With the success of the Washington Limited License Legal Technician (LLLT) experiment, will Oregon finally dip its toe into paraprofessional licensing? The answer appears to be yes.
The task force recommended the BOG appoint a committee to develop a detailed implementation plan. The plan would include draft rules of admission, practice, and professional conduct for approval by the Supreme Court and adoption by the BOG. ORS Chapter 9 would be amended to provide for licensure of paraprofessionals who would be authorized to provide limited legal services, without attorney supervision, to self-represented litigants in family law and landlord-tenant proceedings. Consumer protection measures would also be enacted.
Why Do We Need LLLTs (Paraprofessionals)?
Short answer: access to justice. As detailed in the task force report, the number of self-represented litigants continues to grow. Legal Aid, pro bono services, and limited scope representation only meet a small part of the need.
Minimum Qualifications and Licensing
The task force report lays out a series of minimum qualifications for paraprofessionals or LLLTs. Licensing would include “liability insurance in an amount to be determined,” preferably through the Professional Liability Fund, and continuing legal education. To protect the public from confusion, LLLTs would be required to use written agreements with mandatory disclosures.
Scope of Services
“Licensees should be able to select, prepare, file, and serve forms
and other documents in an approved proceeding; provide information and advice relating to the proceeding; communicate and negotiate with another party; and provide emotional and administrative support to the client in court. Licensees should be prohibited from representing clients in depositions, in court, and in appeals.”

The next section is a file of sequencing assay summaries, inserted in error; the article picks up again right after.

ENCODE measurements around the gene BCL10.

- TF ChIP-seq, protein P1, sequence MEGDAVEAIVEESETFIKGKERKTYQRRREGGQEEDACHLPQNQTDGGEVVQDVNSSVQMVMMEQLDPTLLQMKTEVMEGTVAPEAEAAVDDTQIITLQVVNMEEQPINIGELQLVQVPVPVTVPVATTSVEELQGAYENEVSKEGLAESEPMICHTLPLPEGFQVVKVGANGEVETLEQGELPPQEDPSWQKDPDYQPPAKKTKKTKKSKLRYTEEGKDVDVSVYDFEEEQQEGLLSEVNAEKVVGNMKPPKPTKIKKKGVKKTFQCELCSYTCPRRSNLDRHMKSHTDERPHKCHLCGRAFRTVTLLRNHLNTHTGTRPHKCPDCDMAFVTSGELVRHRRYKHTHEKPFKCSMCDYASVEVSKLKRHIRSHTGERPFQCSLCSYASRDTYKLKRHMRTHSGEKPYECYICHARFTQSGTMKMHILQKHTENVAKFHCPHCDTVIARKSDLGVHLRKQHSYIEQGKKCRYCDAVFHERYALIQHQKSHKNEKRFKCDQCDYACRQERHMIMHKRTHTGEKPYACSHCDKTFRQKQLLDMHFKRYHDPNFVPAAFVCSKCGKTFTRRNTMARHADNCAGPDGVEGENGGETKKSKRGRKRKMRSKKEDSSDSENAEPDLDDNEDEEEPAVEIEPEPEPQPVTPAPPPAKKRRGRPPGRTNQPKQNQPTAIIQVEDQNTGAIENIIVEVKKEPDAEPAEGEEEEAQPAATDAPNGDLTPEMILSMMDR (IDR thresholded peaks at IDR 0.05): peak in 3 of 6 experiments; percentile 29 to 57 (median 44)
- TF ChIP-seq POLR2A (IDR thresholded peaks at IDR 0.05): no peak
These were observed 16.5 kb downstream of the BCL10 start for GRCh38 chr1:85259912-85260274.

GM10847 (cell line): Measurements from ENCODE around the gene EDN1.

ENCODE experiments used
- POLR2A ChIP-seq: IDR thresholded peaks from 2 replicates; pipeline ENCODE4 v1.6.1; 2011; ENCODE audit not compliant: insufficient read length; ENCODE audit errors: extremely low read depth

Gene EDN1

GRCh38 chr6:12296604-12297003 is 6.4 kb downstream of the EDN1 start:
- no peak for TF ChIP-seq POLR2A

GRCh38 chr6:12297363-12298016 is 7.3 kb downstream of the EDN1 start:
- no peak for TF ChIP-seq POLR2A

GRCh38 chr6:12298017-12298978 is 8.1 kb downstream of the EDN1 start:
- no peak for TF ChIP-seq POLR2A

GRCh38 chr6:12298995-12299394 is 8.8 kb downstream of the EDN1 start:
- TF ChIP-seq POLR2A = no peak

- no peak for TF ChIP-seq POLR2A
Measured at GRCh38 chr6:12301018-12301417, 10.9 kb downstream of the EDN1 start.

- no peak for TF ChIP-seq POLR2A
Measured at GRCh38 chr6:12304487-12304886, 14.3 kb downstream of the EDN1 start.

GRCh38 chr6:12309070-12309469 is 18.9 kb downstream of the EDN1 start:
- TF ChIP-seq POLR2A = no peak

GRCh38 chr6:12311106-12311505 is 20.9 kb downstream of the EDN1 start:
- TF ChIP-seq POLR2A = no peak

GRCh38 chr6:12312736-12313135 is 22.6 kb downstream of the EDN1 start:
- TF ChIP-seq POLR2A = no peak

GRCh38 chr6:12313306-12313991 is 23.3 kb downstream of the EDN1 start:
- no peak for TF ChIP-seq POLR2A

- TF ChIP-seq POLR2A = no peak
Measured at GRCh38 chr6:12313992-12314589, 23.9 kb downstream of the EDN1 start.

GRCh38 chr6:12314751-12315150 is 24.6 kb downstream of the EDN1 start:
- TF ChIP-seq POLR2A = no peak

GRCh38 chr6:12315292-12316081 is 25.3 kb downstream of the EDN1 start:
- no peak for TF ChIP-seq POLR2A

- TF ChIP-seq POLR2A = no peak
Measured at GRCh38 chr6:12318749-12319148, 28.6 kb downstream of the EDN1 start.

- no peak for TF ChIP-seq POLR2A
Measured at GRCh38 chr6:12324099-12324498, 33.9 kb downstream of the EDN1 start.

Proposed Expansion of Washington’s LLLT Program
BOG approval of a LLLT/paraprofessional program seems greater than 50-50. As we await the outcome in Oregon, Washington is seeking to update its program. Under draft amendments, the LLLT role would expand to permit:
- Accompanying and assisting clients in specific court proceedings, mediation, settlement conferences, and arbitration proceedings.
- Attending, but not participating in, depositions.
- Communicating with opposing counsel and parties on procedural matters and negotiations.
- Gathering information on the value and potential encumbrances on a home.
- Presenting agreed, uncontested, and default court orders.
- Assisting clients seeking nonparental custody or major modifications up to the point of the adequate cause hearing.
- Dividing single-family residential dwellings which have no more than twice the homestead exemption in equity.
Washington bar members have until July 17 to submit comments.
At its June meeting, the BOG accepted the OSB Futures Task Force report. As noted on the OSB website, “the board will be looking at those recommendations throughout the year and likely into 2018.” Comments are encouraged and may be submitted to email@example.com.
All Rights Reserved Beverly Michaelis 2017